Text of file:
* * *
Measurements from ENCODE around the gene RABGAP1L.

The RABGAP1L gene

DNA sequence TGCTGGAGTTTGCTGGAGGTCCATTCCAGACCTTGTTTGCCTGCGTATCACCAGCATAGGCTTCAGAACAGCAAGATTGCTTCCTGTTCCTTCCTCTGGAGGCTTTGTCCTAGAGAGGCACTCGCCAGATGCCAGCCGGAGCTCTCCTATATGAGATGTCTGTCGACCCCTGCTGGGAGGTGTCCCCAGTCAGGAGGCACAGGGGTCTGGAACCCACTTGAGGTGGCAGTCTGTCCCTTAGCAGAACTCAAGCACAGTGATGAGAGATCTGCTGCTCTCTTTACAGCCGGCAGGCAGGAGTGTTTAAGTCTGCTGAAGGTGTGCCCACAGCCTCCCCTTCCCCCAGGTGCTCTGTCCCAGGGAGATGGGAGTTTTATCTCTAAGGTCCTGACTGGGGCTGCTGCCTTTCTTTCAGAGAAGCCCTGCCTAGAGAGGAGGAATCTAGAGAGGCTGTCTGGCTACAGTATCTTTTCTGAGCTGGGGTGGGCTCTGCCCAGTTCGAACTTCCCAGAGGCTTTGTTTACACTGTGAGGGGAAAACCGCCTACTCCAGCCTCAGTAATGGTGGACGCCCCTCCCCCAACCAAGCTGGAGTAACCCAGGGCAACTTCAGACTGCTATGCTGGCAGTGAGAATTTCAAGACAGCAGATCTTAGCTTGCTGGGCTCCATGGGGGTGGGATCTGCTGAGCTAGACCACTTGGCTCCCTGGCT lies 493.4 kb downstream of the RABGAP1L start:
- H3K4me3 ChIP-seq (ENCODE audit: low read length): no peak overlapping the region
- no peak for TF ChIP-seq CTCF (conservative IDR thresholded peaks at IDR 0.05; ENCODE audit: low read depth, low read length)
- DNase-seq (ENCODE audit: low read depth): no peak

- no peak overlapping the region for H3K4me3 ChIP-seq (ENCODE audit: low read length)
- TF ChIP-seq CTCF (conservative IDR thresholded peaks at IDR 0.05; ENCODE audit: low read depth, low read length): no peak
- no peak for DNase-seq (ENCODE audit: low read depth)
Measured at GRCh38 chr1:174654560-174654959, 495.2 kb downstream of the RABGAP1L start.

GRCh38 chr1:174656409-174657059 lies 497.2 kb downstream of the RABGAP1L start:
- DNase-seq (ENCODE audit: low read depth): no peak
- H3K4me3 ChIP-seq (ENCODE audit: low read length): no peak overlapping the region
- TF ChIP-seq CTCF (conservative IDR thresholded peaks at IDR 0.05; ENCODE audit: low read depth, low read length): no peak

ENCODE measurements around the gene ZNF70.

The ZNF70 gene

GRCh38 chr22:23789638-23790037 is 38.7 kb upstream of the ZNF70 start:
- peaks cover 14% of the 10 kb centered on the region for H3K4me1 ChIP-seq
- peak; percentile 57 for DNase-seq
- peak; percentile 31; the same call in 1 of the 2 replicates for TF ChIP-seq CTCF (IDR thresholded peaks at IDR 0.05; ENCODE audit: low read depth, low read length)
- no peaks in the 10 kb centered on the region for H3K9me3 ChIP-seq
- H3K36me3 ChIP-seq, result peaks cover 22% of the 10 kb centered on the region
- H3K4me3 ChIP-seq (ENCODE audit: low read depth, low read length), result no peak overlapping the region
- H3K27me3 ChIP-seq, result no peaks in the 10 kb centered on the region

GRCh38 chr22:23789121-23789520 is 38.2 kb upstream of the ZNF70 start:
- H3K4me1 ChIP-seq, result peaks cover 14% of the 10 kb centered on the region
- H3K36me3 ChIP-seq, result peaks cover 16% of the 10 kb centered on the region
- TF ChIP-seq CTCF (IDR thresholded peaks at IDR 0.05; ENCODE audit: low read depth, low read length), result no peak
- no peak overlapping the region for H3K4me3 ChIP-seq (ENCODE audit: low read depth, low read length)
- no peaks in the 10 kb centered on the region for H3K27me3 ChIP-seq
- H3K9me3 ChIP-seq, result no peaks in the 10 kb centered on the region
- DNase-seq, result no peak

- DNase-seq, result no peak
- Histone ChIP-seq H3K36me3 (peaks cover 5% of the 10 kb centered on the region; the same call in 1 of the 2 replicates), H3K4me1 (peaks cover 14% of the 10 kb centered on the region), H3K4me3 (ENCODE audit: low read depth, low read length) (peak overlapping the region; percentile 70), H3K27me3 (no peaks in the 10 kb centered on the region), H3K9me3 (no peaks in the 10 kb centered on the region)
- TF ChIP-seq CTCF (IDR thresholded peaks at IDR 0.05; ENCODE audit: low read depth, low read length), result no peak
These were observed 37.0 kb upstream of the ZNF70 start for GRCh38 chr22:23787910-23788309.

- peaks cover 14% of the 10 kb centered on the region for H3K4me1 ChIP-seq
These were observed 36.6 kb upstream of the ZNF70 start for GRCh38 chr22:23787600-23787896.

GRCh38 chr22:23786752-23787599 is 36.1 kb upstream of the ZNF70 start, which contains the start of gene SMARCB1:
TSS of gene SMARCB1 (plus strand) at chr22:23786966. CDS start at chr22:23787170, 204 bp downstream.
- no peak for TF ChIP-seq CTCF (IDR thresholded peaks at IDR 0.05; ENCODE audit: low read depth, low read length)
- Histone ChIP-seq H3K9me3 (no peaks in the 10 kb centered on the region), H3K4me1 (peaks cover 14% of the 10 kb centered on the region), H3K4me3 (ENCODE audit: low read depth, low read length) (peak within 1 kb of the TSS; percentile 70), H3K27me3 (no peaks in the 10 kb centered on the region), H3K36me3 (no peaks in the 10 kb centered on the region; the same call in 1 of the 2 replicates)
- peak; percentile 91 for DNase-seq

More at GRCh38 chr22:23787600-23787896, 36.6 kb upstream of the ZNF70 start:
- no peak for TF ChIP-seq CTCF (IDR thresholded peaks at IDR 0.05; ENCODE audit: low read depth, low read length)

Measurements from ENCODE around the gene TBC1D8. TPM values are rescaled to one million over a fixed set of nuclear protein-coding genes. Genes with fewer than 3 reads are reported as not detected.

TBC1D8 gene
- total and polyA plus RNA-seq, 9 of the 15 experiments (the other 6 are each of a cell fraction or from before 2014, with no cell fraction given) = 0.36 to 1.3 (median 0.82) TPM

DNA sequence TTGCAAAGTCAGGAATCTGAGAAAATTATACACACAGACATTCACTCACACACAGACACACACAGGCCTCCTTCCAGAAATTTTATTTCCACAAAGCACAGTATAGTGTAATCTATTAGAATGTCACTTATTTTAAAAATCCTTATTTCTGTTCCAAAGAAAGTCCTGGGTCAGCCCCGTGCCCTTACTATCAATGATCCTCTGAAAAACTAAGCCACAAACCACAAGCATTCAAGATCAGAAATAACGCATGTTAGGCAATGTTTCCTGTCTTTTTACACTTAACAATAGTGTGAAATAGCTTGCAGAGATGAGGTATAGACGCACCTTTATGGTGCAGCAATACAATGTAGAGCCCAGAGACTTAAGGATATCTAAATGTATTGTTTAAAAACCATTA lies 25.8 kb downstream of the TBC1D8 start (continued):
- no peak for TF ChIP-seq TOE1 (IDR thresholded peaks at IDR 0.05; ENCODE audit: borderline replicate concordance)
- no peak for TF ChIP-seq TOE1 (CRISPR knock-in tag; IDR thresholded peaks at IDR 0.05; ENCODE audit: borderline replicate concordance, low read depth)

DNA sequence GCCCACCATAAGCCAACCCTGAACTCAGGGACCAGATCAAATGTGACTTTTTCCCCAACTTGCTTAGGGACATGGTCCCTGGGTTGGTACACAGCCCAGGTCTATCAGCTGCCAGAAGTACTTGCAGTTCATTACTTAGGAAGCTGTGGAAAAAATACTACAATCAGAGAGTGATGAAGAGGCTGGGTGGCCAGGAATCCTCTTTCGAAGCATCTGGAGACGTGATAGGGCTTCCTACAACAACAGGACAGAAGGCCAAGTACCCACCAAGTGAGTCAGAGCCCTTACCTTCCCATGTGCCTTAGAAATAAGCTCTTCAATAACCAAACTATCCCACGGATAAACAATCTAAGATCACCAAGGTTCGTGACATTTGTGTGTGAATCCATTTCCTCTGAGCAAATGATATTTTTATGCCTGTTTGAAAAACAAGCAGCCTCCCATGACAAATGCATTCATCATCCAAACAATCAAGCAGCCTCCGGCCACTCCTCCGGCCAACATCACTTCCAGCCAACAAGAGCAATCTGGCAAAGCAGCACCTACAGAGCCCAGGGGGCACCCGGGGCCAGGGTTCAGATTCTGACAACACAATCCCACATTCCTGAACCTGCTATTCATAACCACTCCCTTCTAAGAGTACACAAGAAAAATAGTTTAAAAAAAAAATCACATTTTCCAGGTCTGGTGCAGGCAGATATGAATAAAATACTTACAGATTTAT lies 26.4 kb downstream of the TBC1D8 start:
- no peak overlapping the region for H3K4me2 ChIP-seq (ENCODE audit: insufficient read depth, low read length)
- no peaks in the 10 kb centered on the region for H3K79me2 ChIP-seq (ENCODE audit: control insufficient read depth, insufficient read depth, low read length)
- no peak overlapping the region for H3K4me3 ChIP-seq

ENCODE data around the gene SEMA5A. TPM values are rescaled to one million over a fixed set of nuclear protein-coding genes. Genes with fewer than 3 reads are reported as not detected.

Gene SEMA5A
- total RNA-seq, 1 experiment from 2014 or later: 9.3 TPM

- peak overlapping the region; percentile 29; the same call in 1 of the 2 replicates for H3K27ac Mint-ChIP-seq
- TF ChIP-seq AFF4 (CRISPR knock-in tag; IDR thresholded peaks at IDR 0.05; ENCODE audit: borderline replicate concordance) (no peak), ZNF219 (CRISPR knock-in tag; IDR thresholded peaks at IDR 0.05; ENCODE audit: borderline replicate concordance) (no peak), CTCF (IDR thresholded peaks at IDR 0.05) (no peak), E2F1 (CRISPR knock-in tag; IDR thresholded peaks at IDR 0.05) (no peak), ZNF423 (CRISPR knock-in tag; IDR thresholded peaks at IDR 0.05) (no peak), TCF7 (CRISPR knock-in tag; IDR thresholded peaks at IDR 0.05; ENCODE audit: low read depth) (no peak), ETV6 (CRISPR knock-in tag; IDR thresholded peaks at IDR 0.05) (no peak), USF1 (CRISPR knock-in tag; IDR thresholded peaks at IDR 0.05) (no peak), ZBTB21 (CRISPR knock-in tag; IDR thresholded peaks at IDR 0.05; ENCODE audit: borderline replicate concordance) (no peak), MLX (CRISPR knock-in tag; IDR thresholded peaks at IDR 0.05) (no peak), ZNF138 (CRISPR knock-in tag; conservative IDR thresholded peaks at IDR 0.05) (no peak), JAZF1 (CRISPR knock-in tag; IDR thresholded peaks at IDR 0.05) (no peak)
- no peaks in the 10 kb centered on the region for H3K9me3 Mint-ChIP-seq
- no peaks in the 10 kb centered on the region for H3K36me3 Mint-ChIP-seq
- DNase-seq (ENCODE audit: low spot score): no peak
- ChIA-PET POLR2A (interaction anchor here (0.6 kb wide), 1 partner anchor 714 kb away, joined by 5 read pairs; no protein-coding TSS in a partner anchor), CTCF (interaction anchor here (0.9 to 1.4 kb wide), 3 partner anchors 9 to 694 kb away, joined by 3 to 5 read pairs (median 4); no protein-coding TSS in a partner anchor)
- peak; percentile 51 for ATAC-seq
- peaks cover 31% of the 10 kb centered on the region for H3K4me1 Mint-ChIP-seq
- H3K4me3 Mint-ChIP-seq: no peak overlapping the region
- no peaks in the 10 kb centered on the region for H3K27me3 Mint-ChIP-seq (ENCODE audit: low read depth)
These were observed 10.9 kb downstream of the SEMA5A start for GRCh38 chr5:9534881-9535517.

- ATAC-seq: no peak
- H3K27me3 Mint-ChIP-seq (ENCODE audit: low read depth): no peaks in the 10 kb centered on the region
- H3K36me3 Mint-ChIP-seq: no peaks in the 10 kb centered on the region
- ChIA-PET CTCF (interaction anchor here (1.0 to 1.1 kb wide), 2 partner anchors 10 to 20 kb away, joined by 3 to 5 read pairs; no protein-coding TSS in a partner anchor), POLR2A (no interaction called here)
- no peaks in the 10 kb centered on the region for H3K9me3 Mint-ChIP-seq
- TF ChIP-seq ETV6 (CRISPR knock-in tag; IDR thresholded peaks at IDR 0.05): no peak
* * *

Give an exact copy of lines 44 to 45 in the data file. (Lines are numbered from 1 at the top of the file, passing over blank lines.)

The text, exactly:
More at GRCh38 chr22:23787600-23787896, 36.6 kb upstream of the ZNF70 start:
- no peak for TF ChIP-seq CTCF (IDR thresholded peaks at IDR 0.05; ENCODE audit: low read depth, low read length)